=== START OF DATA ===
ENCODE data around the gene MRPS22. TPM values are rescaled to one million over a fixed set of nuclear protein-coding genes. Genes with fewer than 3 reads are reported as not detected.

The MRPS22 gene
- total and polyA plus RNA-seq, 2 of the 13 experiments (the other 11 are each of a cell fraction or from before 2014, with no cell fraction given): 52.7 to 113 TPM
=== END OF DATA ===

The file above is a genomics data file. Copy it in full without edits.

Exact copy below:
ENCODE data around the gene MRPS22. TPM values are rescaled to one million over a fixed set of nuclear protein-coding genes. Genes with fewer than 3 reads are reported as not detected.

The MRPS22 gene
- total and polyA plus RNA-seq, 2 of the 13 experiments (the other 11 are each of a cell fraction or from before 2014, with no cell fraction given): 52.7 to 113 TPM